‘The Goldman Case’ Review: A Stark, Gripping Courtroom Drama Tackling French Injustice
Along with Alice Diop’s Saint Omerwhich won Venice’s Silver Lion last year, and Justine Triet’s Anatomy of a Fallpremiering in Cannes’ main competition next week, Cédric Kahn’s The Goldman Case marks a recent trend of arthouse courtroom dramas that, beyond a few exceptions (such as Henri-George Clouzot’s rarely seen masterpiece, The Truth), have never been a major facet of French cinema.
This is because French trials, unlike American ones, tend to be less dramatic, with fewer rulings by jury (outside of murder cases) and with the judge playing a larger role in the proceedings, reviewing facts and statements in a dry manner. However, there have been a number of highly headline-grabbing trials in France these past years, including that of former President Nicolas Sarkozy for election fraud charges, and another concerning the November 13 terrorist attacks, which have brought the courtroom back into the public sphere. .
The Goldman Case
The Bottom Line
Riveting and politically relevant.
Like Diop’s excellent film, Kahn’s is based on a trial that actually happened. In fact, beyond an opening scene taking place in the office of the titular defendant’s lawyer, Maître Kiejman (Arthur Harari, director of Onoda: 10,000 Nights in the Jungle), the entirety of The Goldman Case is set inside a courtroom. This sounds like the backdrop for a play, and it makes for a verbose feature from a director whose previous films, such as Red Lights and The Prayerwere more visual and lyrical.
And yet The Goldman Case is not a regular stage drama, either. There is of course a certain level of suspense surrounding whether the defendant, Pierre Goldman (Arieh Worthalter), a leftist radical who committed several robberies and is accused of murdering two pharmacists, will be acquitted. And yet as the trial proceeds, it becomes fairly evident, at least to us, that the man is not guilty. The question is therefore whether the French state will actually let him off.
Set in 1975, at a time when crime was occasionally tied to left-wing radicalism in Europe (the Baader-Meinhof group, the Red Brigades) and the US (the Weather Underground), the film shows Goldman’s ordeal less as a murder trial than a political trial of character. Kahn, who wrote the script with Nathalie Hertzberg, was inspired to make the movie after reading the defendant’s autobiography, Obscure Memories of a Polish Jew Born in France, which Goldman penned in prison and which turned him into a hero among the intelligentsia. His trial was attended by a swath of reporters, as well as by philosopher Régis Debray and actress Simone Signoret (played by lookalikes in the film), becoming a cause célèbre in the wake of May 1968 that pitted the government, especially the criminal justice system, against the left.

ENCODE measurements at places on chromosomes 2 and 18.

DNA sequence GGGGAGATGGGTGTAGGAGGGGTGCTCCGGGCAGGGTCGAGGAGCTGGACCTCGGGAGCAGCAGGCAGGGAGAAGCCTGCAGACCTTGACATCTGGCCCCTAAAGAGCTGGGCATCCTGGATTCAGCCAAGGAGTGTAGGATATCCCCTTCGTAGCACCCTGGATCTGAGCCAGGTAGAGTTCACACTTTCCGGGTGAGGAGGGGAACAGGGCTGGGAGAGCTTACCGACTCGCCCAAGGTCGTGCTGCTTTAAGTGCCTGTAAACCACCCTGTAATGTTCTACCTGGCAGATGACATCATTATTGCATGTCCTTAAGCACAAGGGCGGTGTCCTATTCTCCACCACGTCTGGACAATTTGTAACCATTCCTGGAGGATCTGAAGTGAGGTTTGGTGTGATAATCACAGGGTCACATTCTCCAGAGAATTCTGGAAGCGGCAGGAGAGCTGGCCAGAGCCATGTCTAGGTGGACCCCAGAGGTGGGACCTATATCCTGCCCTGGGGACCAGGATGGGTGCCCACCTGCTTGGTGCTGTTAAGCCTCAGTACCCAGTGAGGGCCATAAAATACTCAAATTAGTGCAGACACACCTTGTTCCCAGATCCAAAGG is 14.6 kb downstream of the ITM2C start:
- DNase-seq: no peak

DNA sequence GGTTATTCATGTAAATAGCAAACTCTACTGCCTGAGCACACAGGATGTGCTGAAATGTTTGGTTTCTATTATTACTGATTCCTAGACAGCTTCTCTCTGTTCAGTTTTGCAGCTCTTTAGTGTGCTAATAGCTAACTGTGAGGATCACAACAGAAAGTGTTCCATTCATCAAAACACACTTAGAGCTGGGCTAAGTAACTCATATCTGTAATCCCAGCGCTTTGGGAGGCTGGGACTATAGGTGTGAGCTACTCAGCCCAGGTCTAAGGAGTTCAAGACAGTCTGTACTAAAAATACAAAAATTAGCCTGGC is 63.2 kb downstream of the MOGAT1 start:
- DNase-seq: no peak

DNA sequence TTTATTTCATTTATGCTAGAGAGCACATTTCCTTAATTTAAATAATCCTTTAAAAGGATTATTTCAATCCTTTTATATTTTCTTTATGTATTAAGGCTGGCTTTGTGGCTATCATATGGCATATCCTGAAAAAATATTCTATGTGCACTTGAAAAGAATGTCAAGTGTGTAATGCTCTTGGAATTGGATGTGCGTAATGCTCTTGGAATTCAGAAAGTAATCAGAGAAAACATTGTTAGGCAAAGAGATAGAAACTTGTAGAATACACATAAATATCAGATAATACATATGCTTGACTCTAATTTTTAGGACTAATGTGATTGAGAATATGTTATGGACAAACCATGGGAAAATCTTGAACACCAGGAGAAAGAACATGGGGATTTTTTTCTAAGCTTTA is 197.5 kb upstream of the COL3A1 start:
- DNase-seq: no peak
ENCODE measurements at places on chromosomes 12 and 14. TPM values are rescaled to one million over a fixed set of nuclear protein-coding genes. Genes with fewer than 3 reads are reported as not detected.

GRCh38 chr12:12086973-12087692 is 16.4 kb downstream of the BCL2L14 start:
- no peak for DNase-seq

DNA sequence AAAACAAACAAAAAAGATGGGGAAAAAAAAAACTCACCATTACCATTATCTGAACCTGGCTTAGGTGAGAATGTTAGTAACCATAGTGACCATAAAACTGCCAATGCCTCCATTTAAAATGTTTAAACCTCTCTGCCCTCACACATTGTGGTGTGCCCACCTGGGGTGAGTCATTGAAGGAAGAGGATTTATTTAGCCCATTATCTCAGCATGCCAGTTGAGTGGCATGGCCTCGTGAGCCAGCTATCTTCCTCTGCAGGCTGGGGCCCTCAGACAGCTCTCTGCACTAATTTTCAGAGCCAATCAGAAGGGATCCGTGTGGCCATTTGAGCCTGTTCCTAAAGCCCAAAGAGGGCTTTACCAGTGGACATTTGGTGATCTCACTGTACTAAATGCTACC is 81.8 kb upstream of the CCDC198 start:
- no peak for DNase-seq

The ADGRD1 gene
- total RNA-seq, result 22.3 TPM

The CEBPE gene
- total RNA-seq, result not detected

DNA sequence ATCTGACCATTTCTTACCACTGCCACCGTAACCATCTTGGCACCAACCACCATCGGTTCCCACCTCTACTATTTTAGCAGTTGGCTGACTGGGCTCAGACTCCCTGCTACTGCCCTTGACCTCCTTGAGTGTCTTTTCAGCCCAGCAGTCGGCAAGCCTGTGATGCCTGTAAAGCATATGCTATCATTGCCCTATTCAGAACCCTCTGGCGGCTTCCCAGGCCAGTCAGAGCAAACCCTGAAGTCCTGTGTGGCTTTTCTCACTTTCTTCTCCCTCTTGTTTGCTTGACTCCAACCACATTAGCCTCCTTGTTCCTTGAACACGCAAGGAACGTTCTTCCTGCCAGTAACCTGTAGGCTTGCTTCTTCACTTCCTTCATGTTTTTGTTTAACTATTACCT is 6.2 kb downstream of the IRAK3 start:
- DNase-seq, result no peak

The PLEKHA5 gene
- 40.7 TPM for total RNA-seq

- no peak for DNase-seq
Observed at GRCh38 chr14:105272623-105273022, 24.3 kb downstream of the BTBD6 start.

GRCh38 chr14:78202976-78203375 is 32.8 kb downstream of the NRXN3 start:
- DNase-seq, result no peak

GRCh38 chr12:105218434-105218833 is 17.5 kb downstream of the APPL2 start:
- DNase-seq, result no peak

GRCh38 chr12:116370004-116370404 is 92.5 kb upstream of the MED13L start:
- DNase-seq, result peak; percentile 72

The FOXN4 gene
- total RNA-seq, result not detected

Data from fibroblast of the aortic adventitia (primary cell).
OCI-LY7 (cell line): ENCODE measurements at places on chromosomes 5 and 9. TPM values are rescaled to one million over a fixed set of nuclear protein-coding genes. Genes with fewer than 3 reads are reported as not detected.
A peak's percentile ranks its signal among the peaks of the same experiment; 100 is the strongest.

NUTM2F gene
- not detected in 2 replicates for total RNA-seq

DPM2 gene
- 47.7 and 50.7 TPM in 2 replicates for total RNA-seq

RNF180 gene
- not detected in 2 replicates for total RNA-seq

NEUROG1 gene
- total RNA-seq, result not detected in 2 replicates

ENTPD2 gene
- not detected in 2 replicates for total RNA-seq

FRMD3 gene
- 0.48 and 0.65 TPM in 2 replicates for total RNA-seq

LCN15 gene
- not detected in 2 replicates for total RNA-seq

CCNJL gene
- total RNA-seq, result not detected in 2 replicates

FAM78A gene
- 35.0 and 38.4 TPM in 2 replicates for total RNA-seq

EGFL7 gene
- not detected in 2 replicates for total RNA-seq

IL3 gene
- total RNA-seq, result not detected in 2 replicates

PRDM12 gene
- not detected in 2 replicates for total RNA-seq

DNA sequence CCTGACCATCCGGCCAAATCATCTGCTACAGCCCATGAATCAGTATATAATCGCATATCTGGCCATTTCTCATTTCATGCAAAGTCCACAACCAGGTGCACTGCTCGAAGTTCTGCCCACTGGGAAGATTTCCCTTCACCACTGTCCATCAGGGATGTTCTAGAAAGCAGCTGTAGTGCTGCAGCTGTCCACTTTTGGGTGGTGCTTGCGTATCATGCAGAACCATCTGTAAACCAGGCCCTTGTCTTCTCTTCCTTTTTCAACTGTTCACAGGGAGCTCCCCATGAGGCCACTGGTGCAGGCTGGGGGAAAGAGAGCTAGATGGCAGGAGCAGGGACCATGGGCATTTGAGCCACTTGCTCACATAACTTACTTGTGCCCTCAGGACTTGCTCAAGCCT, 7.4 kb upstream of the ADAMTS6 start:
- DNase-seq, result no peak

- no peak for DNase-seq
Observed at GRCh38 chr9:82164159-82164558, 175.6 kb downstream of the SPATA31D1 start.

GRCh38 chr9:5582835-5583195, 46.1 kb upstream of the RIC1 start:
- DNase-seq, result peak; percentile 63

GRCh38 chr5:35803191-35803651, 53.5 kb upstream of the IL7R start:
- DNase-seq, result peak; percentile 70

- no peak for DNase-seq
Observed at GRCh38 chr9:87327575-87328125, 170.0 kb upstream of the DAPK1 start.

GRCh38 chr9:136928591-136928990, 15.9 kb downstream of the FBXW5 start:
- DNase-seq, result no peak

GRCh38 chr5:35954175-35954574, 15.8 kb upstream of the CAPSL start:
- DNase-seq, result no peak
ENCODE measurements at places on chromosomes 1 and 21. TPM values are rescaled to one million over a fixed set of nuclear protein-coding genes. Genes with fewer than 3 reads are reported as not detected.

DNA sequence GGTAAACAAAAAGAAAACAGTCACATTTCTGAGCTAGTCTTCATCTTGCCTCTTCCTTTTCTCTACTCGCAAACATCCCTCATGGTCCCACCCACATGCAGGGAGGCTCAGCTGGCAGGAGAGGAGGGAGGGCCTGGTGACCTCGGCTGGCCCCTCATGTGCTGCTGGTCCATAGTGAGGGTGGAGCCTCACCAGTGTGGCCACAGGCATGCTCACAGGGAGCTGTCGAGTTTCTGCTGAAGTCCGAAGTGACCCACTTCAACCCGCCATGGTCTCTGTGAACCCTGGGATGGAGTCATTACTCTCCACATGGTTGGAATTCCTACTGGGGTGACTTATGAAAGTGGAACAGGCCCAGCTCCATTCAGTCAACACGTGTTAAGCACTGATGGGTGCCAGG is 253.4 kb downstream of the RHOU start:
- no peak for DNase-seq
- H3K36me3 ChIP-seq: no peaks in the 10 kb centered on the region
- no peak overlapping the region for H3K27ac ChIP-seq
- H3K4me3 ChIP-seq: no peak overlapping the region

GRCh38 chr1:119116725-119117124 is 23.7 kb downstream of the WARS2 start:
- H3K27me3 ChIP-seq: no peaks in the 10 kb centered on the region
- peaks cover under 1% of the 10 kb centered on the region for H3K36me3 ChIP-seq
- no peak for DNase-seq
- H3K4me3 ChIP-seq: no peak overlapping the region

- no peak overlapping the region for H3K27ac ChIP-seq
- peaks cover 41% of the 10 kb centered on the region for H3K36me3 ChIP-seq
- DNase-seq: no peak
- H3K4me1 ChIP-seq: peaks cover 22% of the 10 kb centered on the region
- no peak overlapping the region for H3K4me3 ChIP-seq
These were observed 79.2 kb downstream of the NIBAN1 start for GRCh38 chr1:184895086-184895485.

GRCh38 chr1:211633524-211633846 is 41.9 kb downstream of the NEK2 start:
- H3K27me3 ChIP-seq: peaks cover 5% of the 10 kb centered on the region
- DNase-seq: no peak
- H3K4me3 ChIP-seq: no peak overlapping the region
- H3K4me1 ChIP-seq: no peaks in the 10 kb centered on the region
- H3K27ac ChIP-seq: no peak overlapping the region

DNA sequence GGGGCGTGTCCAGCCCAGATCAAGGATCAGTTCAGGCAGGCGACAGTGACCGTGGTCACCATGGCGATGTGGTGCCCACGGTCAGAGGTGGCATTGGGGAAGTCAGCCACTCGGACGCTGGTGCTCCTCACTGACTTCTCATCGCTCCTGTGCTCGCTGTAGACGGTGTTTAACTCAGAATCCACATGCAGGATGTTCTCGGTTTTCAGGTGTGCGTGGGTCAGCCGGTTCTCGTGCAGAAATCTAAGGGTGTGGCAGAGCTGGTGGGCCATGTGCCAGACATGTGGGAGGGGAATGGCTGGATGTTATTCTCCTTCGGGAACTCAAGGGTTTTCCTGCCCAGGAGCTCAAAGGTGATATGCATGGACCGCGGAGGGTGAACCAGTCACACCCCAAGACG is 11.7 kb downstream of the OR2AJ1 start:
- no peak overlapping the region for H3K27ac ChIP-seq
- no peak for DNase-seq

Throughout the movie, Kahn keeps returning to the prejudice of the French police, who fingered Goldman as the culprit in the pharmacy killings without any substantial proof. Their only major eyewitness is, in fact, an off-duty cop (Paul Jeanson), who was shot while the assailant was fleeing the scene of the crime, and who never manages to get his story straight. Another witness, a friend of Goldman’s hailing from the Antilles (Maxime Tshibangu), claims he was coerced by the police into testifying against him.
From the get-go, the vocal and volatile Goldman admits to committing various robberies but not to the murders, and he’s so self-assured that we believe him. Interrupting his lawyers, as well as the bigoted government prosecutor, Maître Garaud (Nicolas Briançon), he uses his trial as a platform to lash out against the police and state whenever he can. With a courtroom filled with leftist supporters, he turns the witness box into his own soapbox, decrying a country that remains racist, antisemitic and unjust.
Franco-Belgian actor Worthalter, who’s perhaps best known for his role in Lukas Dhont’s Girl, is riveting every time his character takes the stand. He convinces us of Goldman’s innocence, not to mention his commitment to political causes, far before the trial is over, and we’re only hoping that the jury will wind up agreeing with us. To back up the defendant’s testimony, we also hear from Goldman’s father (Jerzy Radziwilowicz), a Jewish war hero who gave his son an early education in resisting oppressors, prompting him to take up leftist activism later on, including a stint as a guerilla in Venezuela.
This isn’t to say Goldman has always been an upstanding citizen — he admits to being both a criminal and an alcoholic — but his honesty, including about the mistakes he’s made in the past, make up for his blatant shortcomings. It also helps that the defendant has such a passionate and poetic way of expressing himself aloud: “I’m innocent because I’m innocent,” he claims at one point, refusing to give further proof because doing so would be to comply with the injustice being committed against him.
Indeed, what links The Goldman Case to Saint Omer is its use of the courtroom drama to point the camera directly at French injustice itself. For Diop, it was about exploring her country’s latent racism, whereas for Kahn it’s about the anti-leftist and antisemitic leanings of the state in the 1970s — leanings that have found a new voice in today’s rise of the French radical right. “Jews and Blacks are the same,” explains Goldman in one of his many outbursts, and while that may seem like an overstatement, it brings up an unpleasant truth about discrimination in France that this powerful film bears witness to.
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